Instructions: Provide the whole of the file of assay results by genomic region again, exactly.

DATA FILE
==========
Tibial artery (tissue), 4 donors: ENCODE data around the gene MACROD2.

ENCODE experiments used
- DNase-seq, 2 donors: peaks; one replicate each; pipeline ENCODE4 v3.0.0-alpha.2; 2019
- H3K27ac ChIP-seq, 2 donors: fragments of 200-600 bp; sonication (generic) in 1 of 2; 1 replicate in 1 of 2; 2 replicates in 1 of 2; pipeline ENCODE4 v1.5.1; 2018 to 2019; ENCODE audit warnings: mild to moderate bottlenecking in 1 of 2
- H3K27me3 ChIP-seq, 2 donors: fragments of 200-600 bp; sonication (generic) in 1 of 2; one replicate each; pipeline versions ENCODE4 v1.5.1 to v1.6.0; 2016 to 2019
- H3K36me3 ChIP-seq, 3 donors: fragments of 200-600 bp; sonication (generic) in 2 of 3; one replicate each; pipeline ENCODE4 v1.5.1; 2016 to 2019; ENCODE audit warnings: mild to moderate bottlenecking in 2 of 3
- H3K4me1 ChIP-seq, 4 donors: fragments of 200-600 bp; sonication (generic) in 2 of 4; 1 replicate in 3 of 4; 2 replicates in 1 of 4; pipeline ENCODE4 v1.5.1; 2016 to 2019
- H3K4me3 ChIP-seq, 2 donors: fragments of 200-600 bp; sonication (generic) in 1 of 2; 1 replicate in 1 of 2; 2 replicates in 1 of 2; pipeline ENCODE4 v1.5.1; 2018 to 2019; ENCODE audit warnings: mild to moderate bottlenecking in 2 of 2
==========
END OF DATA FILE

Tibial artery (tissue), 4 donors: ENCODE data around the gene MACROD2.

ENCODE experiments used
- DNase-seq, 2 donors: peaks; one replicate each; pipeline ENCODE4 v3.0.0-alpha.2; 2019
- H3K27ac ChIP-seq, 2 donors: fragments of 200-600 bp; sonication (generic) in 1 of 2; 1 replicate in 1 of 2; 2 replicates in 1 of 2; pipeline ENCODE4 v1.5.1; 2018 to 2019; ENCODE audit warnings: mild to moderate bottlenecking in 1 of 2
- H3K27me3 ChIP-seq, 2 donors: fragments of 200-600 bp; sonication (generic) in 1 of 2; one replicate each; pipeline versions ENCODE4 v1.5.1 to v1.6.0; 2016 to 2019
- H3K36me3 ChIP-seq, 3 donors: fragments of 200-600 bp; sonication (generic) in 2 of 3; one replicate each; pipeline ENCODE4 v1.5.1; 2016 to 2019; ENCODE audit warnings: mild to moderate bottlenecking in 2 of 3
- H3K4me1 ChIP-seq, 4 donors: fragments of 200-600 bp; sonication (generic) in 2 of 4; 1 replicate in 3 of 4; 2 replicates in 1 of 4; pipeline ENCODE4 v1.5.1; 2016 to 2019
- H3K4me3 ChIP-seq, 2 donors: fragments of 200-600 bp; sonication (generic) in 1 of 2; 1 replicate in 1 of 2; 2 replicates in 1 of 2; pipeline ENCODE4 v1.5.1; 2018 to 2019; ENCODE audit warnings: mild to moderate bottlenecking in 2 of 2